2 February 2012
REVIEW: DESERT ANGEL
Author: Charlie Price
Series: No, standalone
UK Publisher: Random House Children's Books
UK Release date: 2nd February 2012
Genre: YA Thriller
Kindly given by the publisher for an honest review
Fourteen year old Angel has been dragged across the country by a mother who cares about the no-good men she hooks up with more than she does for Angel. And the latest boyfriend is a real piece of work. He’s killed her mother, and now he’s coming after Angel. Can she outrun the hunter in the unforgiving desert, or can she learn to trust others?
Review: From the first page Desert Angel throws the reader straight into the conflict and danger of Angel’s life. The story was so gripping and tense that I didn’t want to put it down even when Scotty become hideously evil trying to kill Angel. Although the story was a thrilling cat and mouse chase, it also felt very real. I think because of Angel’s character and how well she was brought to life, the story felt human and personal, and I found Angel’s fears and thoughts were very tangible and easy to understand and sympathise with.
Right from the off I was rooting for Angel, even though she wasn't what you would naturally expect as a main protagonist. She was aloof and emotionally withdrawn, and prone to run at any conflict. Her mother had constantly neglected her and put her second to her latest boyfriend. She hadn’t had a good childhood, she didn’t get to make friends and play games, and you could see that the same was happening to little Norma, unless someone steps in. Just like Jessie was stepping in and being there for Angel, Angel was faced with the dilemma of whether she could do the same for Norma. And I have to say, I adored both Angel and Norma, especially when they were together – Norma’s thoughts and the way she described adult things was so funny and sweet, and you could see that underneath the grumpiness and hostility there was a lovely girl just waiting for someone to be there for her and love her.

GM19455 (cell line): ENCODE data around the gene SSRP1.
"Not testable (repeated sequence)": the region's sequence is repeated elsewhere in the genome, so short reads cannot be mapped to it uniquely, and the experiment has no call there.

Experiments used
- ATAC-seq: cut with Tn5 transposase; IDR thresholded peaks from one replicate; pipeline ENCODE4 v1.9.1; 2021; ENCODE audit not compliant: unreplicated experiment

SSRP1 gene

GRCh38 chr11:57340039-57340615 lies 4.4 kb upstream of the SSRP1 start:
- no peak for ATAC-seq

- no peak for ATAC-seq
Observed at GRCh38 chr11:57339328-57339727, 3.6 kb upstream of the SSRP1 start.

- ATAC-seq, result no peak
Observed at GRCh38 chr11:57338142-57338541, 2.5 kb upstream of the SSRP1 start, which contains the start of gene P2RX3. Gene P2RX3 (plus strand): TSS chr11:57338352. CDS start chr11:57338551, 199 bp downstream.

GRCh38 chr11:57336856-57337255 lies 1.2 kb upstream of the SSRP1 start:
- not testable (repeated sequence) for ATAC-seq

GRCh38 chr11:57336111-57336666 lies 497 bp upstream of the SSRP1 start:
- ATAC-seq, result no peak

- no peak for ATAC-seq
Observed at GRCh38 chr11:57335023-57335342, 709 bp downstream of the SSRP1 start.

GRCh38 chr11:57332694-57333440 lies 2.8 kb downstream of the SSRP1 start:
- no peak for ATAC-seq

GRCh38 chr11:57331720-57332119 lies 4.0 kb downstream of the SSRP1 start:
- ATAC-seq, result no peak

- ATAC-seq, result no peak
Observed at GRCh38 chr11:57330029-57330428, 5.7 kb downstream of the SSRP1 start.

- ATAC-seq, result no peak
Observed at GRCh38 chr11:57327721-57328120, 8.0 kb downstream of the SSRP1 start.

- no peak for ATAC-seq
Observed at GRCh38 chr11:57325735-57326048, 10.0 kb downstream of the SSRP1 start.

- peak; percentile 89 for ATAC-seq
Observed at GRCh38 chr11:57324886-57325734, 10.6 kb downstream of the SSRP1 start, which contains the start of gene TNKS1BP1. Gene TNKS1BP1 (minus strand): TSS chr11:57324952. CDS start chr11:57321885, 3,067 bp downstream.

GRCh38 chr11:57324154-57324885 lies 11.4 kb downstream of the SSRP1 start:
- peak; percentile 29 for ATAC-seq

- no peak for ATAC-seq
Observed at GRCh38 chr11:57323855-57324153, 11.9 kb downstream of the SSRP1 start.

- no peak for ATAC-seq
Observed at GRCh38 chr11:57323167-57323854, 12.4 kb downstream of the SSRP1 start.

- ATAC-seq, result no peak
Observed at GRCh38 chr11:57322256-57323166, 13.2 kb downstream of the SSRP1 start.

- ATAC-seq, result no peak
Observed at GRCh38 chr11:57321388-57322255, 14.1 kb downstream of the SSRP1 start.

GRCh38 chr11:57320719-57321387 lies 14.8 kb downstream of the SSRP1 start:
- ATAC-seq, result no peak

It wasn’t just these two characters that I liked though; all of the people that helped Angel felt real, including their concerns of being discovered as illegal immigrants or fear of retaliation from Scotty. I think this is one reason why Jessie stands out as such a strong and positive character; ignoring all of the potential danger and taking Angel under her wing and acting more like a mother than her real mother had. Everyone should have someone like Jessie in their lives!
The harsh desert setting was interesting because it wasn’t something I had come across often in books. It felt stark and unforgiving and really added to Angel’s predicament. It also mirrored Scotty’s evil nature – both him and the desert were harsh, unrelenting and ruthless. At times, he felt like prey stalking its weak victim. I would have liked the story to continue for longer in the desert, as the start of the book felt more dramatic compared to when the setting changed to Angel living with others.
As a character, Angel goes through an emotional and rather reluctant development. For so long Angel had no one to rely on, no one to love her or look after her. But as she spends more and more time with Jessie and her family, and she finds people willing to protect her for no reason other than caring, Angel just doesn’t know how to deal with it. Her instinct is to run and hide; but for Angel that means being mercilessly hunted and tracked by Scotty.
A thrilling and emotional cat and mouse chase, Desert Angel is a ruthless hunt to the end.